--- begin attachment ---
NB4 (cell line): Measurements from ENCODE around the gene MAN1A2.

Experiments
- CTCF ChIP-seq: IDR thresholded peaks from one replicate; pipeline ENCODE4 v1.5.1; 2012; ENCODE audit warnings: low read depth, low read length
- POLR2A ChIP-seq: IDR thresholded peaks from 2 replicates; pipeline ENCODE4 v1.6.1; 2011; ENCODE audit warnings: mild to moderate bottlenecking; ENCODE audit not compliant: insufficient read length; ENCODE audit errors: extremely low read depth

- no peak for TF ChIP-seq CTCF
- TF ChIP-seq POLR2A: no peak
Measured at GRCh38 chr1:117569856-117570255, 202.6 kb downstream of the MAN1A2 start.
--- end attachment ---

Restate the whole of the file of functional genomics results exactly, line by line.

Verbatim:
NB4 (cell line): Measurements from ENCODE around the gene MAN1A2.

Experiments
- CTCF ChIP-seq: IDR thresholded peaks from one replicate; pipeline ENCODE4 v1.5.1; 2012; ENCODE audit warnings: low read depth, low read length
- POLR2A ChIP-seq: IDR thresholded peaks from 2 replicates; pipeline ENCODE4 v1.6.1; 2011; ENCODE audit warnings: mild to moderate bottlenecking; ENCODE audit not compliant: insufficient read length; ENCODE audit errors: extremely low read depth

- no peak for TF ChIP-seq CTCF
- TF ChIP-seq POLR2A: no peak
Measured at GRCh38 chr1:117569856-117570255, 202.6 kb downstream of the MAN1A2 start.